- Safety FE: The camera automatically changes the shutter speed or aperture value when the flash fires to avoid overexposing and blowing out the highlights in the scene.
Page Shoot 6 (SHOOT6)
Drive Mode: Extremely high speeds continuous shooting up to 10 fps is possible using One Shot AF (first AF position is fixed), and up to 7,4 fps using servo AF (where the camera continuously focuses even with moving subjects).
- Single: the camera fires one shot each time the shutter button is fully depressed.
- continuous high: the shutter keeps firing for as long as you depress the shutter button at maximum burst rate.
- continuous: the shutter keeps firing for as long as you depress the shutter button at a slower burst rate. Great idea if you need to be able to shoot and write longer to the SD card without flooding the buffer.
AF auto switch
Sets whether to use autofocus or not.
Self Timer/Remote Control
- self timer 10: the camera takes a picture after 10 seconds.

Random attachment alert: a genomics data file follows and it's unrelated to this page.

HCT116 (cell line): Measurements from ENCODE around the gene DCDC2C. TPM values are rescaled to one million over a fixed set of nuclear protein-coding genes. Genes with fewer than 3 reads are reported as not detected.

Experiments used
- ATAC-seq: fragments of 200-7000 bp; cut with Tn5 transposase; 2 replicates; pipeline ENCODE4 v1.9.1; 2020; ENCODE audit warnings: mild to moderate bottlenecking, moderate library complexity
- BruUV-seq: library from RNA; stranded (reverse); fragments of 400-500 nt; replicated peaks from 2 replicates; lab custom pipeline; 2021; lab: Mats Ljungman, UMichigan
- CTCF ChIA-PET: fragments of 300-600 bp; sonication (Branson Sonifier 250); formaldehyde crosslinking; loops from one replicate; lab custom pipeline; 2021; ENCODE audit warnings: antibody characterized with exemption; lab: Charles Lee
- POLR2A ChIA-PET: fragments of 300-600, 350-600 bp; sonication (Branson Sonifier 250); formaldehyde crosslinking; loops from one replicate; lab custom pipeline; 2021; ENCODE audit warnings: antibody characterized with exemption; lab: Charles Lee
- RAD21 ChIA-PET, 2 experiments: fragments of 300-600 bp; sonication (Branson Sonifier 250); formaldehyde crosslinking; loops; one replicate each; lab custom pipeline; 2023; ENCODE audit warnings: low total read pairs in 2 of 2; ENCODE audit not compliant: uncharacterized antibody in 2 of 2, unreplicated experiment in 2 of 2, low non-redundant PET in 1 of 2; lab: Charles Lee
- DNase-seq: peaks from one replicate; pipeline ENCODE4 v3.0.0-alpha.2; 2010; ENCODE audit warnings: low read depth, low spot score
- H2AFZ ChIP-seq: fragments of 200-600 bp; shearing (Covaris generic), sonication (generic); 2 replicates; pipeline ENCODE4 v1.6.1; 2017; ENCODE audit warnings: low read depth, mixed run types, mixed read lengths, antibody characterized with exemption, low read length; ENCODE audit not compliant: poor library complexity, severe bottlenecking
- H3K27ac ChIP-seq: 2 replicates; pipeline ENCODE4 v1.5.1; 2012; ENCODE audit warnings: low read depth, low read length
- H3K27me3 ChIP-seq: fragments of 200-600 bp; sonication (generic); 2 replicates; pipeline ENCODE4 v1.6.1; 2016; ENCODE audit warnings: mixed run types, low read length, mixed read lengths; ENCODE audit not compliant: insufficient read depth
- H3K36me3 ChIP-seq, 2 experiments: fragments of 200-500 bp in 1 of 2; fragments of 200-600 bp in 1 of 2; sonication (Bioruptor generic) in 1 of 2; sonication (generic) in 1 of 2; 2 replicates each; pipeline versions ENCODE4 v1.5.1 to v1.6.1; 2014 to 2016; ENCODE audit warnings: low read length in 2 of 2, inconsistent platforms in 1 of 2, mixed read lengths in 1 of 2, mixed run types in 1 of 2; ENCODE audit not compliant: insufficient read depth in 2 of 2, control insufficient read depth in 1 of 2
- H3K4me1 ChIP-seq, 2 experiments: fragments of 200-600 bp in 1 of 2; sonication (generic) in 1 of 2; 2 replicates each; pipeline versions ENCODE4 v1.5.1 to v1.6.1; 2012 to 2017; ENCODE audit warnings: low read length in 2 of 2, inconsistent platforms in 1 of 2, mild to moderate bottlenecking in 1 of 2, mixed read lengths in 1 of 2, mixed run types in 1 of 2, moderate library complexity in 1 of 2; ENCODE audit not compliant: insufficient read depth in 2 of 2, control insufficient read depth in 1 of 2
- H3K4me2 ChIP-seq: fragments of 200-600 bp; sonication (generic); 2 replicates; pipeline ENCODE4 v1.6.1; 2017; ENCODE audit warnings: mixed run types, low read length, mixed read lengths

- self timer 2: the camera takes a picture after 2 seconds.
- self timer continuous: the camera take pictures continuously after a small delay.
A remote controller can also be used.
Page Shoot 8 (SHOOT8)
Movie Rec Size
Videos are recorded as .MP4 files (MPEG-4 AVC/H.264 encoding with AAC-LC stereo audio) with a maximum duration of 29 minutes and 59 seconds, and a maximum file size of 4GB.
Resolution and framerate options are: Full HD (1920 x 1080) at 60 (59.94), 50, 30 (29.97), 25, or 24 (23.98) fps; HD (1280 x 720) at 60 or 50 fps; and VGA (640 x 480) at 30 or 25 fps.
Sound rec. Auto/Manual/Disable;
Manual gives access to a Rec. Level 5-point scale, and a Wind filter/Attenuator screen with Enable/disable for the Wind Filter and Auto/Enable/Disable for the Attenuator.
All these screens have a full-width live horizontal scale showing the current sound levels on the L and R channels.
Movie Servo AF:
When shooting video, a Movie Servo AF mode offers smooth and natural focusing when changing from different subjects or different distances within the scene, as well as the ability to specify tracking sensitivity, AF speed, and Face Tracking priority.
AF with Shutter Button
- You can refocus and shoot a still photo by pressing the shutter button halfway while shooting a movie.
- When shooting a static subject (not moving), you can take a picture with precise focus.
Auto Slow Shutter